In Washington, DC, Tuesday, there was a meeting of state Attorneys General about big technology companies and their impact on the market and public discourse. The meeting originally was called to investigate alleged anticonservative bias on social media; however, it quickly evolved into a wider discussion of multiple issues, including antitrust, consumer privacy and data security.
AGs meet to discuss potential action. Roughly 15 AGs or their deputies attended the meeting, including those from Maryland, California, Mississippi, Nebraska and Texas.
The reported conclusion of the meeting is that there will probably be a coordinated multistate inquiry focusing on antitrust issues and consumer privacy. These are two areas of apparent consensus among the AGs. The inquiry will likely include both Democratic- and Republican-controlled states. There’s disagreement, however, over the question of ideological bias. Accordingly, the fate of that issue is less certain.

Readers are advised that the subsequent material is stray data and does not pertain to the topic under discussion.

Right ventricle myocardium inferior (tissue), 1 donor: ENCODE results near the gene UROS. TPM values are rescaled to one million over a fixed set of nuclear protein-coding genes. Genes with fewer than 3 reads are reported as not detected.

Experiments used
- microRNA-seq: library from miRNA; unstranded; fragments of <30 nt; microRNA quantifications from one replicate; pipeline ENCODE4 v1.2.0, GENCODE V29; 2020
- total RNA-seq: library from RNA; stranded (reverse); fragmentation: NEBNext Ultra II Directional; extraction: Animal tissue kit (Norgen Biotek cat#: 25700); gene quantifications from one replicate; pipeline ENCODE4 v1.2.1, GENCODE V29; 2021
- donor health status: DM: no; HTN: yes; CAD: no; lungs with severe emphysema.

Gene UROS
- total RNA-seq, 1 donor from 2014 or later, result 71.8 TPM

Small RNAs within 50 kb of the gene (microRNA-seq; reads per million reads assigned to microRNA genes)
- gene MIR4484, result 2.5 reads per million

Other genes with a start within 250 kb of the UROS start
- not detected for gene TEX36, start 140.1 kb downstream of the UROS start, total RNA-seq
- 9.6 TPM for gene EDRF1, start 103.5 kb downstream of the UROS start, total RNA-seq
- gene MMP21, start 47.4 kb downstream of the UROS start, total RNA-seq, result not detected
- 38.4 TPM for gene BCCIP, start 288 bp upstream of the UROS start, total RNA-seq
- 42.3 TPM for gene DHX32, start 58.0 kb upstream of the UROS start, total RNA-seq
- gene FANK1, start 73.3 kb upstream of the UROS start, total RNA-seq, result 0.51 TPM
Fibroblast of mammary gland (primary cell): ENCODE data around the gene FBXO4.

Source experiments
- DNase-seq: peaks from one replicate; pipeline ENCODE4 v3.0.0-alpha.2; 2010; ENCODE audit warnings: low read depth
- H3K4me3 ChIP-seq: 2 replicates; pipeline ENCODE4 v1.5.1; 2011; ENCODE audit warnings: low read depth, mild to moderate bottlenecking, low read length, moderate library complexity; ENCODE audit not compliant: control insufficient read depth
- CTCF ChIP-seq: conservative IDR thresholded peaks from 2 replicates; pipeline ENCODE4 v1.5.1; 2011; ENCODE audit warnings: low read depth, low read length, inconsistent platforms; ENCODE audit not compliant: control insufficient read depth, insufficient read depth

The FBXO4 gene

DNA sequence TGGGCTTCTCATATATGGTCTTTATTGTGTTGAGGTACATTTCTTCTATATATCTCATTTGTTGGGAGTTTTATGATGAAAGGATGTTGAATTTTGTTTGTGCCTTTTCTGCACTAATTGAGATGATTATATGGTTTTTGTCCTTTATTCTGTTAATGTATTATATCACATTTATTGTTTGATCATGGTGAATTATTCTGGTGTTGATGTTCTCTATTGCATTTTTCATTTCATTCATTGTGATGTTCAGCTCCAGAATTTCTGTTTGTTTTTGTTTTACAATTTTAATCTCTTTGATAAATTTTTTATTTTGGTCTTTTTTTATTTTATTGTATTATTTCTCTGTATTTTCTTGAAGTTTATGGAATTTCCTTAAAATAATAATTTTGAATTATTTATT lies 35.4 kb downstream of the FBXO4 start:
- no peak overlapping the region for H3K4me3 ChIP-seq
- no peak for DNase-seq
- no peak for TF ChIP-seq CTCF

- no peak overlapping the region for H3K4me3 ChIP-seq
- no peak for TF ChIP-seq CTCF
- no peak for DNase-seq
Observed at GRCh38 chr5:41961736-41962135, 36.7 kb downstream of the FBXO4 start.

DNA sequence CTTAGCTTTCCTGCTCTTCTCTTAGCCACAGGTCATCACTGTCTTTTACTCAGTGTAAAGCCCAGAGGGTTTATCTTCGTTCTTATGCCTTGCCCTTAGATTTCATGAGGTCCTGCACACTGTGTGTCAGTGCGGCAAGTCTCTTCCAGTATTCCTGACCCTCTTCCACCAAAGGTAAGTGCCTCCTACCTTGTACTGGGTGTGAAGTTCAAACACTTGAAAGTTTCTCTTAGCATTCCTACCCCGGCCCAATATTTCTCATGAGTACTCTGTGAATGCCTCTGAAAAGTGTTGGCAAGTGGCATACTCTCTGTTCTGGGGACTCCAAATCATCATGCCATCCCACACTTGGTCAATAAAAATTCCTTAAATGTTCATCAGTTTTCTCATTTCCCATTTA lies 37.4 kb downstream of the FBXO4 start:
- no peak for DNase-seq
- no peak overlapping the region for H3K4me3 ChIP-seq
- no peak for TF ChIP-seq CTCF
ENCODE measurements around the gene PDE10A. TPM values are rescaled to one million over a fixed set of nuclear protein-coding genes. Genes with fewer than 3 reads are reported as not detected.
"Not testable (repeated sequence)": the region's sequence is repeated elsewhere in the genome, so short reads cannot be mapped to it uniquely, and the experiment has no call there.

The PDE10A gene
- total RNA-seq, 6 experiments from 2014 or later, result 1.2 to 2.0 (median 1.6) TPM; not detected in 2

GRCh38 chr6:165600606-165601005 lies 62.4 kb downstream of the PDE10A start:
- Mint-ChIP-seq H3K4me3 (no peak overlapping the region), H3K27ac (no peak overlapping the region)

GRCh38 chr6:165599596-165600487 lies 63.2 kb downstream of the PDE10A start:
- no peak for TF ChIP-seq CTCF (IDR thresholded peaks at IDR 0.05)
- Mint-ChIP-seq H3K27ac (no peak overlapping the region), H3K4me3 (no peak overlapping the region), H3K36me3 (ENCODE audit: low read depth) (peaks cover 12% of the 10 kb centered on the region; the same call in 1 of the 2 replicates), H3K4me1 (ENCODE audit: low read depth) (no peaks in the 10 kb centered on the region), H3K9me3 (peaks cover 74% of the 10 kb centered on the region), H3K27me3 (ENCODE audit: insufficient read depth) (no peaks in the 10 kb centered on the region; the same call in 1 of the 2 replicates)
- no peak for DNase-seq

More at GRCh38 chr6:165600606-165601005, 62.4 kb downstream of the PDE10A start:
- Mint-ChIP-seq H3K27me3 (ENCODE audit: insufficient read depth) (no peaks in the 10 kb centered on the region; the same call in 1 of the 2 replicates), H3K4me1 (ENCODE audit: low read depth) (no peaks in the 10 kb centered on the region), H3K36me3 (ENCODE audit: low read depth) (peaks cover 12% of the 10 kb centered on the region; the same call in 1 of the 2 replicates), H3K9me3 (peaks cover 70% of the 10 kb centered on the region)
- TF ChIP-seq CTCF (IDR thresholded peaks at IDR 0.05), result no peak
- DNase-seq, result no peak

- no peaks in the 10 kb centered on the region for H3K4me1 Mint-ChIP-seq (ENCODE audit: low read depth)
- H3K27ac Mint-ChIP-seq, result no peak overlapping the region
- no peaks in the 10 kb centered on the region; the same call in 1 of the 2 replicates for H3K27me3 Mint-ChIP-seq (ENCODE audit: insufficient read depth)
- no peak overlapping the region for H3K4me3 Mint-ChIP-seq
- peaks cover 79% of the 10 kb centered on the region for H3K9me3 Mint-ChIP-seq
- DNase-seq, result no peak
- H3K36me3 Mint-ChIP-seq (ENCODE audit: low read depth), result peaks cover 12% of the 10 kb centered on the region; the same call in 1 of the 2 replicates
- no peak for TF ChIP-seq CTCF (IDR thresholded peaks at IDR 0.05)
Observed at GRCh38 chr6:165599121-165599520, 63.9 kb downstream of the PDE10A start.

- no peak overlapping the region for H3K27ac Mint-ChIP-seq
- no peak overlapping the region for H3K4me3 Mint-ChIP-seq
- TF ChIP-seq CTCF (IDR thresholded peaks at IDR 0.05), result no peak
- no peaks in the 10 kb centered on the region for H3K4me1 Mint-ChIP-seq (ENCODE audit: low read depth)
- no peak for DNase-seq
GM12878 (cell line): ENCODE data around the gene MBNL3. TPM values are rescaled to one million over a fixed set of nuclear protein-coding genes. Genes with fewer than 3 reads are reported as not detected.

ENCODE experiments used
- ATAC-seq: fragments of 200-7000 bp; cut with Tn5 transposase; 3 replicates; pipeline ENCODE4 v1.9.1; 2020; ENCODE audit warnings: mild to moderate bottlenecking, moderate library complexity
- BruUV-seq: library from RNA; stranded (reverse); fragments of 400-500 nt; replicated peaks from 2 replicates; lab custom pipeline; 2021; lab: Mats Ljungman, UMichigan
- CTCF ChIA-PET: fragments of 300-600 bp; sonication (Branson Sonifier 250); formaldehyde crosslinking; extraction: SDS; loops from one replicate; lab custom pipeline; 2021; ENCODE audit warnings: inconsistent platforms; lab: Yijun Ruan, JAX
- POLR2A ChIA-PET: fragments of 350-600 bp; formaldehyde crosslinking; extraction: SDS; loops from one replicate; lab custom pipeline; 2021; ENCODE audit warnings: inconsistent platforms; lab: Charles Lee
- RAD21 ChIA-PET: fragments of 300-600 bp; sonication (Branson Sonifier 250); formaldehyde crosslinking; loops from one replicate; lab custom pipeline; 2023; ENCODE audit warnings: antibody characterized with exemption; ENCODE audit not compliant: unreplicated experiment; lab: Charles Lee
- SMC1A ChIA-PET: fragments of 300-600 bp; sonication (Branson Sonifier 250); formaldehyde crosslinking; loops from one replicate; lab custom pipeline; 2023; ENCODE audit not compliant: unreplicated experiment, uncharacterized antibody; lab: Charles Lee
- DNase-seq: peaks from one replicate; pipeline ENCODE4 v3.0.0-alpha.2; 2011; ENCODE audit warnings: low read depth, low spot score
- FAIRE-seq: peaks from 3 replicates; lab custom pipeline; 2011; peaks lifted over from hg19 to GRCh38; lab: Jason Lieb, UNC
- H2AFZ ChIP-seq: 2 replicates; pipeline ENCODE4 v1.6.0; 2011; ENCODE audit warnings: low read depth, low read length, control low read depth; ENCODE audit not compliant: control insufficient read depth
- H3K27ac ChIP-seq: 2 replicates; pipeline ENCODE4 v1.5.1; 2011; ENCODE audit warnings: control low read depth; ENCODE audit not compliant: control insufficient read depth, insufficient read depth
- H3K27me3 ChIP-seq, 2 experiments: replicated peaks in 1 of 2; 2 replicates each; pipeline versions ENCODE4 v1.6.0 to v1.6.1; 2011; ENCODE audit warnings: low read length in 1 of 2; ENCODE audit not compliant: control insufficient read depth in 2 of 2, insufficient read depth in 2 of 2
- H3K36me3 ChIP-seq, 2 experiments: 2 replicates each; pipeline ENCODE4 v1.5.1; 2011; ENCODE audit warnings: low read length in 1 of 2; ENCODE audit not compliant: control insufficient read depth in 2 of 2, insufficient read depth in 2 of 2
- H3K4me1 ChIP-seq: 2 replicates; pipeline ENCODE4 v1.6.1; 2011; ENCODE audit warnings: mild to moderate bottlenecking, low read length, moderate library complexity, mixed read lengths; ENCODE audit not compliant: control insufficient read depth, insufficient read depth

Consumer privacy front and center. There are separate efforts to create a new data privacy framework at the federal level. California has already passed a new consumer privacy law that would regulate technology companies and the way that data is handled.
The tech companies, the US Chamber of Commerce and the IAB are seeking to create a uniform national standard that pre-empts the California law and any other local data-privacy rules. Generally speaking, these groups are also seeking a set of rules that are closer to current operating procedure and less strict than the California law.
Technology company representatives, including Google’s CEO Sundar Pichai, are slated to testify today before the Senate Commerce Committee on privacy. Like Facebook before it, Google is expected to acknowledge that it made “mistakes” in handling consumer data in selected instances.
Why you should care. It’s unlikely that there will be any immediate changes coming from the Senate hearings or the AG meeting. However, a multistate action could result in litigation and penalties that might mandate changes in the way Facebook, Google and others collect and handle consumer data.
We may also soon see data brokers such as LiveRamp come under increased scrutiny, which they have so far generally escaped.
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